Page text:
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On terminations and survival rates

Posted in Scientific research, Termination by Matt at WelcometoIllinois on January 24, 2010

I recently wrote about the theory that an increase in the quality of care and medication had contributed to the increased number of children born with Down’s syndrome in the US and UK (along with higher maternal age of course).

A recent study of survival rates of children with congenital abnormalities backs that up. According to a Medscape report based on a story in the Lancet, “medical advances from 1985 through 2003… increased in the likelihood of survival.”

While that seems pretty straightforward another finding of the study has me perplexed.

“Pregnancy termination played a significant role in boosting survival rates. ‘The proportion of terminations of pregnancy for fetal anomaly increased throughout the study period (from 12.4% in 1985 to 18.3% in 2003) and, together with year of birth, was an independent predictor of increased survival,’ the authors write.”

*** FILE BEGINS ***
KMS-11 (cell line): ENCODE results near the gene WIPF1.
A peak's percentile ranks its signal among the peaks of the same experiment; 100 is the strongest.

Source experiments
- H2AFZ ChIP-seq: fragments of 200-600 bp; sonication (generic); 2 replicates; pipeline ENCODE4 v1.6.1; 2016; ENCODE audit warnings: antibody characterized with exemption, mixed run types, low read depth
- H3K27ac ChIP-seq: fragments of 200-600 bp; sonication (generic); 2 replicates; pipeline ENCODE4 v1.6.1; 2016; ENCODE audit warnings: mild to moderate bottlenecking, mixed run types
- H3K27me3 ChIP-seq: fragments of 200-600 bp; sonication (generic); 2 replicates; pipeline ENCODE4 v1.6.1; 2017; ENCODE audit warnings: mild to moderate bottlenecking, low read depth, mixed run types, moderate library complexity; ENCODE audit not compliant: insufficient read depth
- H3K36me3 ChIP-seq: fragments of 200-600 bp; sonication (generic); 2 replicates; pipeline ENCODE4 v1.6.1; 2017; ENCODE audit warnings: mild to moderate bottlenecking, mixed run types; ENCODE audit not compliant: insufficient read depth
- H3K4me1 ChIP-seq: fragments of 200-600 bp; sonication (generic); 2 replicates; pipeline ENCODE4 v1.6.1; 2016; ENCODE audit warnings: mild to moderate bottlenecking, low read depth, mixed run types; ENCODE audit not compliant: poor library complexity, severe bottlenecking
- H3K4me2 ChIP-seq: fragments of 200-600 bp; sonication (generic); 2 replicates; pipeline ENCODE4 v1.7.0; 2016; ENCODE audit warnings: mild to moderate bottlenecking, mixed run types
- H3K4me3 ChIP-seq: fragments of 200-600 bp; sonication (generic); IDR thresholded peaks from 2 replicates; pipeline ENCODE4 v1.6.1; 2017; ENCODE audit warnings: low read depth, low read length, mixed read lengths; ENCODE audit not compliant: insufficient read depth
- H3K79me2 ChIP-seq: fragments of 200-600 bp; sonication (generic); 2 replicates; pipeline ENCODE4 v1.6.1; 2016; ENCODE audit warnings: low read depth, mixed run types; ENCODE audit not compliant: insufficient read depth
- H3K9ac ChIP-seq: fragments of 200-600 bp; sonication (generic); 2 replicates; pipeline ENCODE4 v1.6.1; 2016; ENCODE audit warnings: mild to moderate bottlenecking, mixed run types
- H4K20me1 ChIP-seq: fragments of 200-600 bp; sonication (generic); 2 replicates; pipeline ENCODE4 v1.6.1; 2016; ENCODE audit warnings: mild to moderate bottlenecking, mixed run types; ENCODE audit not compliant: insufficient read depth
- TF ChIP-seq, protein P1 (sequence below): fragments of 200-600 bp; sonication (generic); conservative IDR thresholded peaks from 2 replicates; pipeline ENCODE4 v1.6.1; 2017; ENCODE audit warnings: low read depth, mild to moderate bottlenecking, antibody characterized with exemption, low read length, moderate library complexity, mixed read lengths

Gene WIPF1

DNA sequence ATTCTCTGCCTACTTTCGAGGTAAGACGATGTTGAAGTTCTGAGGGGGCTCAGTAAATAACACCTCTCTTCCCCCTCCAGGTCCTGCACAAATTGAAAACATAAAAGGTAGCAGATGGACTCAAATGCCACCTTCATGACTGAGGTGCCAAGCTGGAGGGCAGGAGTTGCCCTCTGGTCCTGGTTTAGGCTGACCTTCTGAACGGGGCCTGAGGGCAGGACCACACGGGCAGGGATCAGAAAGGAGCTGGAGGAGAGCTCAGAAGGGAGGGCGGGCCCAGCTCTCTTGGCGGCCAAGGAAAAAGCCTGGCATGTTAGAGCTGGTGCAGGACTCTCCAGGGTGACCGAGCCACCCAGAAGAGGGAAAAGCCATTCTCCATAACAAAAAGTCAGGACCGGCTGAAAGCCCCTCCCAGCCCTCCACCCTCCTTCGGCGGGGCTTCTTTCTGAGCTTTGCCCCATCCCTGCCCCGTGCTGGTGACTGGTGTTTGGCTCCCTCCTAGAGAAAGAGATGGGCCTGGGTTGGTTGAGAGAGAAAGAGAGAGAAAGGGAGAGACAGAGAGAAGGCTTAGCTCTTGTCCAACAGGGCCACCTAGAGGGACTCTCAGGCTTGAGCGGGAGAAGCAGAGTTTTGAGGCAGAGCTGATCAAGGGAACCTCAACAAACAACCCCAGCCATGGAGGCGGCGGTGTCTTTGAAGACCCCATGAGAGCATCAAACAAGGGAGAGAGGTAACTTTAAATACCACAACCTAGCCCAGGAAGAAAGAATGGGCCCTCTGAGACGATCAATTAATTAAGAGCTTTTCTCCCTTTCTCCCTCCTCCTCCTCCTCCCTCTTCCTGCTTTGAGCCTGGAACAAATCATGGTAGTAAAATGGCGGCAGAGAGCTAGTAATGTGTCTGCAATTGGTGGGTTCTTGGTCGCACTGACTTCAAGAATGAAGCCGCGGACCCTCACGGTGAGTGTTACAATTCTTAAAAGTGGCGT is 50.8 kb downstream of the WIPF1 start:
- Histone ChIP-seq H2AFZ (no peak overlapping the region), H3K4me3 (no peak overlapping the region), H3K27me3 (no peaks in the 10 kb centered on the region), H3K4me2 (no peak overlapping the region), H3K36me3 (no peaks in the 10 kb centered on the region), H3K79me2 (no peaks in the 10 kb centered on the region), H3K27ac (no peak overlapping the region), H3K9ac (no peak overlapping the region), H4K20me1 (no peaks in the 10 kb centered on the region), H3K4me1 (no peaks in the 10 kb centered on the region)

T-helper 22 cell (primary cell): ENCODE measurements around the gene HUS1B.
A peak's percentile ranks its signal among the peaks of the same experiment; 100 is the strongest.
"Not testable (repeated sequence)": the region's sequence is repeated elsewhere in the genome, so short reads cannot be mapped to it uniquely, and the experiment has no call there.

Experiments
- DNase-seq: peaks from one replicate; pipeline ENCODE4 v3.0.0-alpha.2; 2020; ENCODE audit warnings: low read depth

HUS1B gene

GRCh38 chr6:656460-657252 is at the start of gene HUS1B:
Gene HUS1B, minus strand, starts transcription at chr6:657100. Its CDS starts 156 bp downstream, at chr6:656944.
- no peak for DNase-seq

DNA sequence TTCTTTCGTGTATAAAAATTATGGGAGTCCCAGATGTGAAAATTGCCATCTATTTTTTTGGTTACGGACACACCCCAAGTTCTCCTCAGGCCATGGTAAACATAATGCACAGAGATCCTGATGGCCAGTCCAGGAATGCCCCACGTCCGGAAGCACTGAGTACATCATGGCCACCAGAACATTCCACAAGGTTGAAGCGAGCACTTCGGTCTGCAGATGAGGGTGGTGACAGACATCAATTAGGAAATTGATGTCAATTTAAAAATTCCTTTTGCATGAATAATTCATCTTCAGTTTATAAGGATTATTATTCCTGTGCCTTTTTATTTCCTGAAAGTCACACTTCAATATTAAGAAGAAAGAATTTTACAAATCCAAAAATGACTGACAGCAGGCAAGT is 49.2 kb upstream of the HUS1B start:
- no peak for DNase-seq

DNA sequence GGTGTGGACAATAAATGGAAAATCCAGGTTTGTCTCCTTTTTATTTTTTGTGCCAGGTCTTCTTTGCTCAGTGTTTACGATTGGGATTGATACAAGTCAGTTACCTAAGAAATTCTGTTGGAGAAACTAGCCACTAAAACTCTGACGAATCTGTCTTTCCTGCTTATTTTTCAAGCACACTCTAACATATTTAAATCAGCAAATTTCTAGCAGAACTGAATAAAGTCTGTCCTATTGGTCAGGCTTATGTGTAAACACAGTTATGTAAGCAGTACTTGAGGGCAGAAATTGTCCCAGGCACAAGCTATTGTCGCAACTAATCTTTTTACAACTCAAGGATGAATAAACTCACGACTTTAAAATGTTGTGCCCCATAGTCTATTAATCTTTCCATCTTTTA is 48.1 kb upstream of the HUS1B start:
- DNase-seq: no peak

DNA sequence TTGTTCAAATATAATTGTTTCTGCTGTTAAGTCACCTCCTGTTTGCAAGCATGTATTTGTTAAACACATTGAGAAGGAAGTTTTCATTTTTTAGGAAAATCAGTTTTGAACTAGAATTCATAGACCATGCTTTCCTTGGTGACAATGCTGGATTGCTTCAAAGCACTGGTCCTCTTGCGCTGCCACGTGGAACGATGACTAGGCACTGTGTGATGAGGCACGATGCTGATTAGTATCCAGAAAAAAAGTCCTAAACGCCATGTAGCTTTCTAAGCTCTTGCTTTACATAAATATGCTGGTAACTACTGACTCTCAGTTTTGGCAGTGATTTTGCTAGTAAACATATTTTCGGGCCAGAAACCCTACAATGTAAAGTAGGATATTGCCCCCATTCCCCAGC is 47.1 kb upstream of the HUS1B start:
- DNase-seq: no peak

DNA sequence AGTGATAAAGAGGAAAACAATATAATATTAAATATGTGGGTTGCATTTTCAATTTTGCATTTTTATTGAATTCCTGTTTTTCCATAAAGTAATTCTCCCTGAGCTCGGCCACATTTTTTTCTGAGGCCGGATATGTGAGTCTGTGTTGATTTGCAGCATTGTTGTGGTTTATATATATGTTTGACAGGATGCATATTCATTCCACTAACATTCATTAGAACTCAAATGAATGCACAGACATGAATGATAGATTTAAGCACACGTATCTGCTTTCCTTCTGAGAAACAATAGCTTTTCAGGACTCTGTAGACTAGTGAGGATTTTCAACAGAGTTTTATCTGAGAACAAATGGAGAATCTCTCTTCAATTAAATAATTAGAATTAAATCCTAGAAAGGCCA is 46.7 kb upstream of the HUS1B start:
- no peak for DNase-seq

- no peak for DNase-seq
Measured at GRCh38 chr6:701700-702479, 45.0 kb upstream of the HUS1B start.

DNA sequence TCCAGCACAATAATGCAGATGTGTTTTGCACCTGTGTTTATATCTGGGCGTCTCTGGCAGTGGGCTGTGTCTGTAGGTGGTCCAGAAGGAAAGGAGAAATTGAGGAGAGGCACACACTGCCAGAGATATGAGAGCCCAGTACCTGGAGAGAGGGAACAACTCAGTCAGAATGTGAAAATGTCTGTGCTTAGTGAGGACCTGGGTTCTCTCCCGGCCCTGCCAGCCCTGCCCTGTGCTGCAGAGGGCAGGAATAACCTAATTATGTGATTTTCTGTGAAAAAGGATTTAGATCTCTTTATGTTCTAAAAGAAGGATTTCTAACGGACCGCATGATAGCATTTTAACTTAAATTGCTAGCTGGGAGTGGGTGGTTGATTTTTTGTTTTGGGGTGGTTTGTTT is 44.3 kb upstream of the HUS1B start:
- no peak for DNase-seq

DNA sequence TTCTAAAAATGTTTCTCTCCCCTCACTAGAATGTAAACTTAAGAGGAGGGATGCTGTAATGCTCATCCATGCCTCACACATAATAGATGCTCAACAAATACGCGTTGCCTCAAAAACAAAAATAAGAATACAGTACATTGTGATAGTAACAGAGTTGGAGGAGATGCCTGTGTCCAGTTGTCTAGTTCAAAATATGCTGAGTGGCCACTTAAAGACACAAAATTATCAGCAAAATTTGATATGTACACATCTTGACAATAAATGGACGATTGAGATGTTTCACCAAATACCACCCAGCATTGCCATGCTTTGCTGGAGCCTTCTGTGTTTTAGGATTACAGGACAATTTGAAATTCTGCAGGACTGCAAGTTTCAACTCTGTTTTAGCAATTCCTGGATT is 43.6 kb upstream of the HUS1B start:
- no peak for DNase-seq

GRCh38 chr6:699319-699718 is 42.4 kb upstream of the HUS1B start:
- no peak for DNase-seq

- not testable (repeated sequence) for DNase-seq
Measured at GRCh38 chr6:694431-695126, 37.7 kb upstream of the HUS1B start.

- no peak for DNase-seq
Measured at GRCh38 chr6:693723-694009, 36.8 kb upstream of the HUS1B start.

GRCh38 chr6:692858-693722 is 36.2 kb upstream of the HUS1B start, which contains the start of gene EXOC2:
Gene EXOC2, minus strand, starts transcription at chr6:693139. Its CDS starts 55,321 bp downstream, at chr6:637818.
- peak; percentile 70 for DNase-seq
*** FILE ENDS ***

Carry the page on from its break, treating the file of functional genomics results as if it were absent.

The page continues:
Now I can fully understand how increased terminations of babies with congenital abnormalities would have an impact on the overall infant mortality rate but are the researchers, or the reporter, seriously suggesting that there is a causal relationship between increased terminations and increased survival rates?

The statement “pregnancy termination played a significant role in boosting survival rates” suggests so. As does the headline: “Treatment Advances, Early Terminations Contribute to Higher Survival Rates in Children With Congenital Anomalies”.

I’ve been racking my brains trying to work out how increased terminations could lead to the babies that are born with congenital abnormalities being more likely to live longer, but I can’t see it. Without access to the Lancet report it is hard to tell whether the original research supports the Medscape headline, but my guess is that Medscape has taken a statement that was true for the general population and applied it specifically to the population of children with congenital abnormalities.

3 Responses